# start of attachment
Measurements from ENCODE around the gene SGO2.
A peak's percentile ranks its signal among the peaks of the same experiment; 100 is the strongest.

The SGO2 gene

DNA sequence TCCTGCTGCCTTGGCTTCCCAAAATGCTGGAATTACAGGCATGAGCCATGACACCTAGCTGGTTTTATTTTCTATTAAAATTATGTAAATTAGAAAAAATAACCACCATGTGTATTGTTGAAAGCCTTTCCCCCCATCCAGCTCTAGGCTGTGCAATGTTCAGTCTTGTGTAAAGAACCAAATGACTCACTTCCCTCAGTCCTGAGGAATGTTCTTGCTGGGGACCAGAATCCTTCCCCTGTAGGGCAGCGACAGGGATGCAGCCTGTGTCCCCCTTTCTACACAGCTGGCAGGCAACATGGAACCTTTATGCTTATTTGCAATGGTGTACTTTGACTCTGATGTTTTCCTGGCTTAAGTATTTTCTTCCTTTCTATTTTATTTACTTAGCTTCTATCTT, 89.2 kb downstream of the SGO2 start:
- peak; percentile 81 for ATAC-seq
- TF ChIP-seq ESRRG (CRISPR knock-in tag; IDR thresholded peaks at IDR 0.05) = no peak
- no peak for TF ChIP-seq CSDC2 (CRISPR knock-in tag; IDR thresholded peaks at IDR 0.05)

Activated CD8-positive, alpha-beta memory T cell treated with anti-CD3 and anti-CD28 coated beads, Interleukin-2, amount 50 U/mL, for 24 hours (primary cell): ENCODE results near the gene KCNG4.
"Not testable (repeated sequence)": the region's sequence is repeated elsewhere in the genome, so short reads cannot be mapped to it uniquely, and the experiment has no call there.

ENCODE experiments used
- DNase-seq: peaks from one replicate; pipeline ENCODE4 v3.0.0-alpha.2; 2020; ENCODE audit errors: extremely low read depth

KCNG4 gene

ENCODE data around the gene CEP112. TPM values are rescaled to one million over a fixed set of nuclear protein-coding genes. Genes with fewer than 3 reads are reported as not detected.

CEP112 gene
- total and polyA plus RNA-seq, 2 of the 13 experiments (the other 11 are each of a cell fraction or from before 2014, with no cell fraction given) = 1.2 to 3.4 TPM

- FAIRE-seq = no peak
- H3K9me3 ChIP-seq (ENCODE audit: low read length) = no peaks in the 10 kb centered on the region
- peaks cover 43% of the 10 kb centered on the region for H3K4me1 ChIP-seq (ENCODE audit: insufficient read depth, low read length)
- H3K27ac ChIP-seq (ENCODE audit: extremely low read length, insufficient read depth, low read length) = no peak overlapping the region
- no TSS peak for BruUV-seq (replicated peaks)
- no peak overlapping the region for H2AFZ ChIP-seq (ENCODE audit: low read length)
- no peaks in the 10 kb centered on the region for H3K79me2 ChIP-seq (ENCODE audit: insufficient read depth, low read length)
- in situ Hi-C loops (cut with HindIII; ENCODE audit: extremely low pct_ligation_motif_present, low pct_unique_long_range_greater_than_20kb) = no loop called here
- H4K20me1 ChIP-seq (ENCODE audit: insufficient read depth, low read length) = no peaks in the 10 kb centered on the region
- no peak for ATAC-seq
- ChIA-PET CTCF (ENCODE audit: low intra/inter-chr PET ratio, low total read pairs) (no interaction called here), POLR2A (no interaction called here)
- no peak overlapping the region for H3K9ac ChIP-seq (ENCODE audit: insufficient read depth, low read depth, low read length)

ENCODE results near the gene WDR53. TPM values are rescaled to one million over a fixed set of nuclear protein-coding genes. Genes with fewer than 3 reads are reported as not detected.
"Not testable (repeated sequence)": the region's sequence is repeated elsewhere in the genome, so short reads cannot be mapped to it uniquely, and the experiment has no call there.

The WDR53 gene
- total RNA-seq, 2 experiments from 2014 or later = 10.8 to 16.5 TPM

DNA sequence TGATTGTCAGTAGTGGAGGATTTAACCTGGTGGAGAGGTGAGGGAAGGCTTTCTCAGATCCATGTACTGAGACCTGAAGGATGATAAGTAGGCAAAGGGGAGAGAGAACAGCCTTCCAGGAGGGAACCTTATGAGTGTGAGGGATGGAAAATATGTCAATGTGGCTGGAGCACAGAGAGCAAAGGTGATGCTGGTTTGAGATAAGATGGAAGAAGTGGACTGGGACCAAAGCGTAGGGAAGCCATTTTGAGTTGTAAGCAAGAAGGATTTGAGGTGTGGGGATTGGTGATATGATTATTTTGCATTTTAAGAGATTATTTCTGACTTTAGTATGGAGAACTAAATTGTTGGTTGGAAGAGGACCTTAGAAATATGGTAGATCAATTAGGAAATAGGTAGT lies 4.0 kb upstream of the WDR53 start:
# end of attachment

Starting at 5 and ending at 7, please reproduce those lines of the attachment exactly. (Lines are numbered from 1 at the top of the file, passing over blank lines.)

- peak; percentile 81 for ATAC-seq
- TF ChIP-seq ESRRG (CRISPR knock-in tag; IDR thresholded peaks at IDR 0.05) = no peak
- no peak for TF ChIP-seq CSDC2 (CRISPR knock-in tag; IDR thresholded peaks at IDR 0.05)